Some of these can be short-term projects, while others can continue for years. Regardless, kids can learn a lot of lessons about professionalism, including punctuality, attention to detail and strong customer service.
Here are some skills they can learn with your guidance.
Marketing: Letting people know about your business should be more than just word of mouth. Your children can create inexpensive but professional-looking business cards on the computer and home printer or through a printing service. They can hang flyers advertising their business at the local stores and hand them out in the neighborhood.
Websites are easy to create, and there are many free ways to host and create a website online. The kids can create social media accounts for their businesses as well to do online marketing.
Customer service: A good lesson when teaching kids business is how to treat customers. Solving problems and helping customers feel good about the purchase or service is vital to a continued relationship. Kids can learn that sending a nicely wrapped package for a customer order makes a difference, or that doing a little extra edgework when a client isn’t happy with the lawn-mowing job can go a long way toward having a satisfied customer and being proud of the job they’re doing.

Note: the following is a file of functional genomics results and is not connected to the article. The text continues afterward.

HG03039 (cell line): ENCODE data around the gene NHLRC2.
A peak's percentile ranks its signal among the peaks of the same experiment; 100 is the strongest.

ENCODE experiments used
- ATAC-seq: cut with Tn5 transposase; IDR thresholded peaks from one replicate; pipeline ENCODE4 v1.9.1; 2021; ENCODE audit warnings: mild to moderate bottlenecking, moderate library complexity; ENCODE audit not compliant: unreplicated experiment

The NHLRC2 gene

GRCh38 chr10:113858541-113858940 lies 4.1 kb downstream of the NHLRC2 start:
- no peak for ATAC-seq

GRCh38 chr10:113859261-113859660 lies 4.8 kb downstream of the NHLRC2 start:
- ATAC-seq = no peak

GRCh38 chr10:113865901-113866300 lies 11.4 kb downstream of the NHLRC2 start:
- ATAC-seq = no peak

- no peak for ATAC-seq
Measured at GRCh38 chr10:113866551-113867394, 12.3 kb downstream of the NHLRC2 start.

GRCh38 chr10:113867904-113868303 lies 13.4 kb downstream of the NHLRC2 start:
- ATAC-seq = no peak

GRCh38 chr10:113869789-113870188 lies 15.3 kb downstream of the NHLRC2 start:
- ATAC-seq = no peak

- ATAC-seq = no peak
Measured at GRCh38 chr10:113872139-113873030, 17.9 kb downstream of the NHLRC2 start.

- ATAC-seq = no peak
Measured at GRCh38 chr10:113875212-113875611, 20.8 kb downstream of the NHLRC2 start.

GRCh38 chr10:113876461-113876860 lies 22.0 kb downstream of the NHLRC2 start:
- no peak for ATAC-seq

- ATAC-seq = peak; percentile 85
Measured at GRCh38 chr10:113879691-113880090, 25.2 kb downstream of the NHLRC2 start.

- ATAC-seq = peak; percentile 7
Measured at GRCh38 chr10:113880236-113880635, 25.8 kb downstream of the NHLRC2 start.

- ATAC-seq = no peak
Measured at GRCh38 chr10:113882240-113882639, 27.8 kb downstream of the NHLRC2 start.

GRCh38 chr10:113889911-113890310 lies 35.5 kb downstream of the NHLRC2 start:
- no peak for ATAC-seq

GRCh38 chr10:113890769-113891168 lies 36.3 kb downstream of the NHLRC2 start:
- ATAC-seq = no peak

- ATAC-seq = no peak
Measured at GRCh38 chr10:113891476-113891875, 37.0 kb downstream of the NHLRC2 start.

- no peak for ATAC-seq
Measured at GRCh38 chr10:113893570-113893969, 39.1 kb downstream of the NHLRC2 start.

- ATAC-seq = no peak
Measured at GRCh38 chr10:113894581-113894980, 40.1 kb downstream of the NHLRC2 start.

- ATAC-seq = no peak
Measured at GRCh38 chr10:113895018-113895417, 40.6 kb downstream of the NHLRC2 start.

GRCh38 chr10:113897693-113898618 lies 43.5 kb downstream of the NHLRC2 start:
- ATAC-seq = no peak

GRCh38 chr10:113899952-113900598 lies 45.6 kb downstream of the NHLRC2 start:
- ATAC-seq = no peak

Planning: Part of teaching kids business is the planning process. To book babysitting clients, your child needs a calendar. If your child doesn't write down other babysitting gigs or school obligations, it's possible to double book, which is a planning problem as well as a customer service problem. Help your child troubleshoot what can go wrong and create systems to prevent problems before they happen.
Business plan: If your child has a business idea, encourage him or her to think through all the details, even creating a short business plan. That might include determining how much a product will cost and how much they can charge. Determining a need for that product or service is helpful, too. If a child enjoys making bookmarks and there are several book clubs or libraries in your area, it may be a winning business idea.
While it may be too early to teach your kids about business insurance, it's something worth discussing in easy-to-understand terms. If a baked item is contaminated or the package sent across the country doesn't make it there, the seller can be liable. Discuss these types of situations and the importance of business insurance after they get up and running.